This organ can be affected by drug use and abuse as well, notably by those who use intravenous drugs, drugs that are injected into the veins. Some common problems associated with such drug use are injection site marks as well as really unsightly looking skin infections. But both of these pale in comparison to something known as necrotizing fasciitis, a severe and life-threatening condition where bacteria destroy the body's soft tissues. In three words, it's 'flesh eating disease,' it's very deadly, and results in amputations if the person is lucky to be alive.
Treatment Options for Drug Abuse
In order to avoid these, and so many other consequences of drug abuse upon the body, there are many important steps and processes involved in treating an addiction. Let's go over some of these.
Medications are often used to help individuals with a drug problem. For instance, heroin addicts who have undergone detoxification programs may use a drug called naltrexone. This drug blocks heroin's effects directly at the receptors that heroin targets to produce its effects. These receptors are called opioid receptors. You can think of an illicit substance as a basketball trying to make it into a hoop, our receptor, while naltrexone is like a person using their hands to block the hoop. But besides naltrexone, there are many other drugs that are used to treat drug addictions, such as opiate addictions, including methadone and buprenorphine.
But medication isn't always enough, and a combination approach of medication and behavioral treatment will be necessary. Just like there are many medicines that are used to treat drug abuse, so too there is more than one way to try and change a person's behavior. Positive reinforcement can be used to reward good deeds. Multidimensional family therapy is a way for adolescents and their families to address drug abuse issues. There's also something known as cognitive-behavioral therapy, where a patient learns to recognize and deal with situations that lead to drug abuse.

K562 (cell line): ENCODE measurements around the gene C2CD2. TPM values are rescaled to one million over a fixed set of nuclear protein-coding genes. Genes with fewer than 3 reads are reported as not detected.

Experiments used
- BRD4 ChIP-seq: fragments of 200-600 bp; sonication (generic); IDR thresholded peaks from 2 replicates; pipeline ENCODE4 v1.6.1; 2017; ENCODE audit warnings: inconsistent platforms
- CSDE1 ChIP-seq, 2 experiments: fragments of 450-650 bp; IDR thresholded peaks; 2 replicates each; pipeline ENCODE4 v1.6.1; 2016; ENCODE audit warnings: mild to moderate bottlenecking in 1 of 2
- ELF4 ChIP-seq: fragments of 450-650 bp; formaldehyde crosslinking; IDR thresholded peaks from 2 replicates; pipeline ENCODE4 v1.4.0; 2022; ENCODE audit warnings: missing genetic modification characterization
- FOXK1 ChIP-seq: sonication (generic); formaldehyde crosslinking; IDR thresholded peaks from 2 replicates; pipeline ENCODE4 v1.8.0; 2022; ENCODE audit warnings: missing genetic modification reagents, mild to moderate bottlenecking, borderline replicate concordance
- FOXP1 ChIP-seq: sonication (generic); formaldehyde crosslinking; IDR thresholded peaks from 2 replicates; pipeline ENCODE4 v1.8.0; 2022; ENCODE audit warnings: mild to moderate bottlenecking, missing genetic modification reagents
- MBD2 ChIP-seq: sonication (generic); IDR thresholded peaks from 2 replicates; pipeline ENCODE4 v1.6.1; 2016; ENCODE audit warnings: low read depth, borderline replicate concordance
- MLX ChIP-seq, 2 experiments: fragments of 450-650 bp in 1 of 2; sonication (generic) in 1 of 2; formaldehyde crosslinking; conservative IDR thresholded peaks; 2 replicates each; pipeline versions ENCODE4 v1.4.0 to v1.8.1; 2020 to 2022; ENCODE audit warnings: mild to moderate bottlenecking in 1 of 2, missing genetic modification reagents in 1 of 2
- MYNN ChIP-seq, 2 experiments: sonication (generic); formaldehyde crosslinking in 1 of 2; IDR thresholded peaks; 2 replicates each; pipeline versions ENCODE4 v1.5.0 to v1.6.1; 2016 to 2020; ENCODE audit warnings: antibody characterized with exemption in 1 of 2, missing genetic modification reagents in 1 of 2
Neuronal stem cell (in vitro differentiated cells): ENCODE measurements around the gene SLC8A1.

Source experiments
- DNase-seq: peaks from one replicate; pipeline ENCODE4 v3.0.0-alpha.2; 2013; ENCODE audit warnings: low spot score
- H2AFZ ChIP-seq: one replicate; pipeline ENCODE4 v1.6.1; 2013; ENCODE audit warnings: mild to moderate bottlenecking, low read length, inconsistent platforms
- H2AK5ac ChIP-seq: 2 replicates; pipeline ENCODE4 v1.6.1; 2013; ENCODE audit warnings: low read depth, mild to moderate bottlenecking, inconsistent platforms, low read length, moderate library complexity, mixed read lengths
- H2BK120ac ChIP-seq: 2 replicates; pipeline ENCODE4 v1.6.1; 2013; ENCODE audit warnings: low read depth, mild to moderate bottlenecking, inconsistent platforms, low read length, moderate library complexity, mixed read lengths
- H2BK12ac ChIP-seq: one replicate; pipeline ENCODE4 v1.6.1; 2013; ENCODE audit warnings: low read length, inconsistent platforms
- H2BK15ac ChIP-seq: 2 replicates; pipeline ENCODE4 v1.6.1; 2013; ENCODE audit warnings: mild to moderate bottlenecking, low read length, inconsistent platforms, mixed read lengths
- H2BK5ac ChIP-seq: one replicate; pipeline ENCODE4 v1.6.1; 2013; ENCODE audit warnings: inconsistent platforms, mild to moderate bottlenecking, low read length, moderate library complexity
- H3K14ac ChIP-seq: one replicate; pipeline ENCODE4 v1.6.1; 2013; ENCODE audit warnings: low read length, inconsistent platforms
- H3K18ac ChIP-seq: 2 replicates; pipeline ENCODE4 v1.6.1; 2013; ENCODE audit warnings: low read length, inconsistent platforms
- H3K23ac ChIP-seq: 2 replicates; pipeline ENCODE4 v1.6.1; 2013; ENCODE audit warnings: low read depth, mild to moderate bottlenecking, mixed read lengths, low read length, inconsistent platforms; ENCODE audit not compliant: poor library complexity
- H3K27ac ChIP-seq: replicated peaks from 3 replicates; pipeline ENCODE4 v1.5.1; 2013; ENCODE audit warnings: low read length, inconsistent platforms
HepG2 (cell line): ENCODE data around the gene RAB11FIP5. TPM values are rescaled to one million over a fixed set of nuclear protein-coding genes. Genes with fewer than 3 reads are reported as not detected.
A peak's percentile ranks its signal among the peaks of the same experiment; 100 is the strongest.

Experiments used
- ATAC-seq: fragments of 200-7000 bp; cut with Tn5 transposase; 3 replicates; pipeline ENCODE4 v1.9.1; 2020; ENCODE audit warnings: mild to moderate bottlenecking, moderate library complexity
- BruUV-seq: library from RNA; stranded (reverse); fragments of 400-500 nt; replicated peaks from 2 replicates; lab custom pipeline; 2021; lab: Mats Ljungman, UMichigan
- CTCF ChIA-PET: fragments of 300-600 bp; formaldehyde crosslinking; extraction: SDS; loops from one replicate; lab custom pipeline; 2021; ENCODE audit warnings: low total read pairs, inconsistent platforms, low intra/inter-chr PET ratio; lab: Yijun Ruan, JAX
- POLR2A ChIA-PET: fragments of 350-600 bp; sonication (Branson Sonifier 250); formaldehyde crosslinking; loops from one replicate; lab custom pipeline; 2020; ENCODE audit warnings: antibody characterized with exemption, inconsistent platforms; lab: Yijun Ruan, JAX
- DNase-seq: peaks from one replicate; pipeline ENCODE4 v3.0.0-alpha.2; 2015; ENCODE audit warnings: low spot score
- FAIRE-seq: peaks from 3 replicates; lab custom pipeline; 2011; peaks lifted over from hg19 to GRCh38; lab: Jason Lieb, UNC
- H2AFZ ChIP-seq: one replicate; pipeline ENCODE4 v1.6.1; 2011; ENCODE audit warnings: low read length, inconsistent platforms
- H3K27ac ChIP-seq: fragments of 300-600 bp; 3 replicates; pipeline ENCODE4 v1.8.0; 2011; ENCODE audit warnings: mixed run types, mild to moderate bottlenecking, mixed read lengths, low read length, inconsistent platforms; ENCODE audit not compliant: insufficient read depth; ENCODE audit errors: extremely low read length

And of course, there's always residential treatment, something more commonly called rehab. This is typically an effective means to resolve severe addiction issues. Here, a person is entered into a very orderly program at a special institution typically for a long time, between six and twelve months, in order to learn how to live life in a positive and drug-free manner.
All of these treatment strategies are there in order to not only help you live a better life but a healthier one as well by avoiding the consequences of drug abuse upon the body. For instance, cocaine can lead to a heart attack and death because it causes tachycardia, which is a high heart rate, and vasoconstriction, the constriction of blood vessels, and in addition to all of that, an elevation of blood pressure. Using marijuana can predispose a person to a whole host of airway problems, and many drugs, such as ecstasy, can directly or indirectly lead to rhabdomyolysis, the destruction of skeletal muscles. This will then cause terrible consequences, specifically acute kidney failure.
The skin, your body's largest organ, can be affected by drugs as it is prone to things like skin infection. This is minor compared to necrotizing fasciitis, a severe and life-threatening condition where bacteria destroy the body's soft tissues, which may happen to drug users that utilize needles. To avoid these unsightly and painful problems, there are treatment options available at a person's disposal. They include specialized medicines that help to block the effect of a drug. One such medicine is naltrexone.
Besides medication, behavioral therapy and modification are very important as well. Positive reinforcement techniques, multidimensional family therapy, and cognitive-behavioral therapy are just a few examples of ways by which drug addictions can be beaten back. This is in addition to the more famous residential treatment programs, or rehab programs.
Upon completing this lesson, you will be able to:
- Describe how drug abuse affects the heart and lungs
- Define rhabdomyolysis and necrotizing fasciitis
- Explain the physical consequences of drug abuse on the kidneys
- Summarize medical and behavioral treatment options for drug abuse